“If ever there was a modern-day David and Goliath story, this it it.
An epic tale of courage and endurance, “Oh Freedom” completely topples popular romantic conceptions of pastoral America during the Depression and post-war years.”—Robin D.G. Kelly, New York University
The Story of “Oh Freedom After While”
One cold morning in January 1939, residents of southeastern Missouri awoke to a startling sight. Overnight, more than a thousand sharecroppers–mostly African–American, some white-had appeared alongside two state highways. With them were their families and their few meager belongings.
These sharecroppers had left the Missouri Bootheel cotton plantations where they lived and worked to stage this dramatic demonstration. They were protesting a new farm policy, the Agricultural Adjustment Act, that had come from the New Deal administration of President Franklin Roosevelt. A loophole in this policy allowed plantation owners to keep government money they owed the sharecroppers–if they fired their current sharecroppers and hired new ones to take their place.
The organizer of the protest was an African-American minister, Rev. Owen Whitfield, a former sharecropper himself and now vice president of the Southern Tenant Farmers’ Union, which was dedicated to creating better conditions for farm workers. Whitfield told the sharecroppers: “Take your eyes out of the sky, because someone is stealing your bread.” He convinced them that this demonstration would draw public attention to their plight.
Not all the plantation owners treated sharecroppers unjustly. One planter, Thad Snow, had befriended Owen Whitfield, his wife, Zella, and their large family. He had even helped the Whitfields move into a new government housing project, LaForge, built in the Bootheel in 1937. LaForge was a dream come true for the Whitfields. Like other sharecroppers, they had lived in desperately poor conditions, despite back-breaking labor in the cotton fields.
Sharecroppers faced another growing problem. Mechanical cotton pickers, just being developed, would soon make the sharecropping system obsolete. As the sharecroppers put it themselves, they were being “tractored off the land.” Some of them would soon join the “Great Migration,” a stream of people who fled the rural South for the promise of work in northern cities.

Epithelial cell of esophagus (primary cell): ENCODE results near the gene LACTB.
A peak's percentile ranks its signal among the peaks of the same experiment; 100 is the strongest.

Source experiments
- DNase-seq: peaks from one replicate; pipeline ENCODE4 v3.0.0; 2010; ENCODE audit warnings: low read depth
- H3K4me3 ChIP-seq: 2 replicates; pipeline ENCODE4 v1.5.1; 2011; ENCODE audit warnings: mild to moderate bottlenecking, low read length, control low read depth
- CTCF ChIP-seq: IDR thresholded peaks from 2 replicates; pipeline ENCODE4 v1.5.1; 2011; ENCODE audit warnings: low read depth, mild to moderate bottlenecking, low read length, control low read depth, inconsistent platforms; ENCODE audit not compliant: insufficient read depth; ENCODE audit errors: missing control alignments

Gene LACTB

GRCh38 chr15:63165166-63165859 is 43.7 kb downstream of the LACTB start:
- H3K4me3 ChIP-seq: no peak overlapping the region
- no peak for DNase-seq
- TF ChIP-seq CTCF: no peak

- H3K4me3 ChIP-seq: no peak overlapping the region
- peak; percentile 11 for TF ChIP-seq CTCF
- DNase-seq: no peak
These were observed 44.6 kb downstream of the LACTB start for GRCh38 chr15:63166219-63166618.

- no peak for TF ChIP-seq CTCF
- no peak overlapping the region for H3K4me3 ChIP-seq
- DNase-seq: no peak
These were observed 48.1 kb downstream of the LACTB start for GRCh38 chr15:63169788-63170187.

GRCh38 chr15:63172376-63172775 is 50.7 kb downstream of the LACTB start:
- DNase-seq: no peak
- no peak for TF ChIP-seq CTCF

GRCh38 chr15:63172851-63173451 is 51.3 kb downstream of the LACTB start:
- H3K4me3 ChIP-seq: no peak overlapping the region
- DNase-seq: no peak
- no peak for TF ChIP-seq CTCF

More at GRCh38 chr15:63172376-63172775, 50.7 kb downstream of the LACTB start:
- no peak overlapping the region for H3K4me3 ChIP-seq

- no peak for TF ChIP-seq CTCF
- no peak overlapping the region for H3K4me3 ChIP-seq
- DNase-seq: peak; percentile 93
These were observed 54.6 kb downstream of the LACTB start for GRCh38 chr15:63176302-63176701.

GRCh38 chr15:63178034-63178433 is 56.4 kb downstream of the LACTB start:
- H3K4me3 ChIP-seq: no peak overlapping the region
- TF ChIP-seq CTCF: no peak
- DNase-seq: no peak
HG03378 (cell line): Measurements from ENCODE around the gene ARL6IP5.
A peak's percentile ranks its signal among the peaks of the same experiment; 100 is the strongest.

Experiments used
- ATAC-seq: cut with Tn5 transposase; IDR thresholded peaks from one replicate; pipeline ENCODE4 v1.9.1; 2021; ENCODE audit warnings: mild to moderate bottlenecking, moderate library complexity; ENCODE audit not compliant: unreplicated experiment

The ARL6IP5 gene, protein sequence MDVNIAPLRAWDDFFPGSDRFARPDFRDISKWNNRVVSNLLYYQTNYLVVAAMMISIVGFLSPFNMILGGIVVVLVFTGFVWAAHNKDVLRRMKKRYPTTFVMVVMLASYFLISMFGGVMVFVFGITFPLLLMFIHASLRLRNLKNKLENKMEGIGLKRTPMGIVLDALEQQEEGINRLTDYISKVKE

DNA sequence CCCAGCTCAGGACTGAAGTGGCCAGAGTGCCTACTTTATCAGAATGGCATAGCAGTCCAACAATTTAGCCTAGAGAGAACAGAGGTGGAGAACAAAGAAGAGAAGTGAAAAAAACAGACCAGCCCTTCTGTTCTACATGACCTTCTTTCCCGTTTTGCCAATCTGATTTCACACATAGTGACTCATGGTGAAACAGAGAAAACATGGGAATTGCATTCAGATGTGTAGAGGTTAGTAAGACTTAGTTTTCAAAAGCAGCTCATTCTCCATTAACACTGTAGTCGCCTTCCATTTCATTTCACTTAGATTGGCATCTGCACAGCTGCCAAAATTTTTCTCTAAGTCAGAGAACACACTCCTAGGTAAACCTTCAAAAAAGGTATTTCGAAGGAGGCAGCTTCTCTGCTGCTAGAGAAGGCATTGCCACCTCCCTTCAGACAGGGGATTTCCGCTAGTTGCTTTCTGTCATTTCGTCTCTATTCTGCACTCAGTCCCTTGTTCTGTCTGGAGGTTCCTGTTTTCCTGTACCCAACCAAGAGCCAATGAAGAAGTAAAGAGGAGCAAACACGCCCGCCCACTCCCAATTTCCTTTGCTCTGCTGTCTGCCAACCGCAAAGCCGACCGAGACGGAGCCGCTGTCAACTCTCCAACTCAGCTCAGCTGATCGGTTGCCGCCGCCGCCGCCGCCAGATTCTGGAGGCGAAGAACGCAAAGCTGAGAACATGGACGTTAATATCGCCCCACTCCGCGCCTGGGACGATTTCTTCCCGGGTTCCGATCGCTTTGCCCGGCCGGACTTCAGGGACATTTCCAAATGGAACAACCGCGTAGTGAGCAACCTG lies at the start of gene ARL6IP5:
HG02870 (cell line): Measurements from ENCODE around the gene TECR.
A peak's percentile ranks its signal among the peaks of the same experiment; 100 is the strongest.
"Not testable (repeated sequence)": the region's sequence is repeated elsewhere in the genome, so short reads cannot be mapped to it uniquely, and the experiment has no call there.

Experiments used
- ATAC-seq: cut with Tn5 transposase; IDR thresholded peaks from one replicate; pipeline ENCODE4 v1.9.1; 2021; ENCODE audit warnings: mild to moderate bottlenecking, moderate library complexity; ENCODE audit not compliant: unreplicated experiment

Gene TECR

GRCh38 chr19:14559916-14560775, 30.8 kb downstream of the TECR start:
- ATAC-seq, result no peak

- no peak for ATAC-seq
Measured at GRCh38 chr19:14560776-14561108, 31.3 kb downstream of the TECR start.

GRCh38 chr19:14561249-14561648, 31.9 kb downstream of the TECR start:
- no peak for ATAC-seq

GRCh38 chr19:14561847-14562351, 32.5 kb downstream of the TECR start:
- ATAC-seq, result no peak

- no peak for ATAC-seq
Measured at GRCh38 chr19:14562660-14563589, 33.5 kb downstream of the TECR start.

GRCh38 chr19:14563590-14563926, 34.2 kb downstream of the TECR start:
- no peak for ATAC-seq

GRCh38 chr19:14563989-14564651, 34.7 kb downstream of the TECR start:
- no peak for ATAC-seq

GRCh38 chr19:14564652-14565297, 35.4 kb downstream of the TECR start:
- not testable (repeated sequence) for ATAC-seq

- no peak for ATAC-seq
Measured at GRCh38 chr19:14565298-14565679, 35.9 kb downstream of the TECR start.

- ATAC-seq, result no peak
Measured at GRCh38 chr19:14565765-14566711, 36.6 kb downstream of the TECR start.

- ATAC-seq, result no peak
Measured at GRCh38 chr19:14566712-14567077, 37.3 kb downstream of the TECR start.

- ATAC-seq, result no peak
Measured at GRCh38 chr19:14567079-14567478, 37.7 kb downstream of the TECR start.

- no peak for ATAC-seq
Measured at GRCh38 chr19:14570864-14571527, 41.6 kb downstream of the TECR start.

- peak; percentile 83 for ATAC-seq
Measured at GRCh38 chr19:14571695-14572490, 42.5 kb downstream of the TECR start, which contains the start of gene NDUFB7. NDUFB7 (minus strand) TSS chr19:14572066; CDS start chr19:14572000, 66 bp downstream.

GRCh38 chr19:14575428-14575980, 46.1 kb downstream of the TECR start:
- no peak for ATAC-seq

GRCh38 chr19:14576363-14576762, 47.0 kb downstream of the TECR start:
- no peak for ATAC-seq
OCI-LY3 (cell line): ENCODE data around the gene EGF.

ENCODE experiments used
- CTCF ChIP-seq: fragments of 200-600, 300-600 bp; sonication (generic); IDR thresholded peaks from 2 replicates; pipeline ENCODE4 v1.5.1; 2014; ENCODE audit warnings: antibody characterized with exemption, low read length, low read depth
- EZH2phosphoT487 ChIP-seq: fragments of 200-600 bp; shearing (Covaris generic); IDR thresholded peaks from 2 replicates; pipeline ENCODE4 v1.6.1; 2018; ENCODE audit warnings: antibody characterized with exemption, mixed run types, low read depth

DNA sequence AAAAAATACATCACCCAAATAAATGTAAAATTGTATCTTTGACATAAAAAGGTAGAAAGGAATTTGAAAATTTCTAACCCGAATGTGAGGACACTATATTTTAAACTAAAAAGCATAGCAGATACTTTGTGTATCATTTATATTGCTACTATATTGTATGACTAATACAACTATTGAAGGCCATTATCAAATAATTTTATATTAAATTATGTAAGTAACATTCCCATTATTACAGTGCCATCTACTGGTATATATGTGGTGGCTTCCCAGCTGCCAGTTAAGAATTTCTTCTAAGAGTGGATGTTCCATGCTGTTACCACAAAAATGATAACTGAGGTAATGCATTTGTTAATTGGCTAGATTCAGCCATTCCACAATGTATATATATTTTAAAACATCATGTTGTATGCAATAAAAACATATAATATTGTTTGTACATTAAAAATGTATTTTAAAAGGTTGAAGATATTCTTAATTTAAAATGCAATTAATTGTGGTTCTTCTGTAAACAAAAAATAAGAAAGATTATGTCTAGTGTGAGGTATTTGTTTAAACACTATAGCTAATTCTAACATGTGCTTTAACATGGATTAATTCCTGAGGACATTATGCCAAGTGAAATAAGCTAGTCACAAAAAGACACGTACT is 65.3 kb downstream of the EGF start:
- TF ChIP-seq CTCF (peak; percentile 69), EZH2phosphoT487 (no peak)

But, in early January 1939 the protesters along the frigid highways were hungry and cold. The American Red Cross refused to help, calling the protest “a man-made disaster.” Owen Whitfield could not join the demonstrators; he had to flee to St. Louis because of threats against his life. Still, day after day, the sharecroppers remained by the roadsides, huddling in tents. If they were lucky, they had old iron cookstoves to warm them.
Gradually, the demonstration began to attract national attention–and to embarrass the state government. Reporters and photographers from major newspapers traveled to the Bootheel to follow the crisis. Soon the governor sent state troopers to load the protesters into trucks and haul them away to
different sites: a levee, a church yard, and other places–all far out of public view. The demonstrators called them “concentration camps.”
When Lorenzo Greene, a professor of history at Lincoln University in Jefferson City, Missouri, went to visit the demonstrators in these new camps, He described what he had seen to his classes, students were so moved that they gave up their spring prom and donated the money to help. In St. Louis, activist Fannie Cook also organized a committee of citizens to send relief to the protesters. As months went by, some left the dismal camp sites, but others stayed on; they had nowhere else to go.
The next summer, Cook’s committee and the Lincoln University students donated money so the remaining sharecroppers, still led by Owen Whitfield, could buy a parcel of land: 93 acres near Poplar Bluff, Missouri. Several hundred people–both black and white– moved to the
site, which came to be known as Cropperville. The local sheriff warned them that he could not guarantee their safety in the face of hostility from the surrounding, all-white community.
In the end, no bloodshed occurred. Instead, the sharecroppers began tilling the land and building houses. Although there was much hunger and sickness– even some deaths–at the beginning, Cropperville slowly began to take shape, with a school, a church, and community gardens.
Within a year, changes brought about by the protest were beginning to be visible. The governor held a conference at which Owen Whitfield, the planters, and officials talked about ways to help the sharecroppers. The federal government also got involved in the Bootheel, agreeing to provide new forms of assistance. Through the Farm Security Administration they created the “Delmo Homes” communities: ten villages in the Bootheel for sharecroppers who needed a place to live.
But time went on, and the world began to change. Cropperville residents moved away to fight in World War II or to find better jobs. Finally, Owen Whitfield also moved to take a new church position; ten years after it had begun, Cropperville was all but deserted.
Even though Cropperville did not endure, the roadside demonstration was still a success. For us today, the story of the sharecroppers is an inspiring example of courage in the face of poverty and injustice. Not only did this protest lead to change on the state and national level, but the sharecroppers also managed to create a better life for themselves and their children. In the words of the song that they sang during the protest, many sharecroppers did finally find “Freedom, Oh Freedom, Oh Freedom After While.”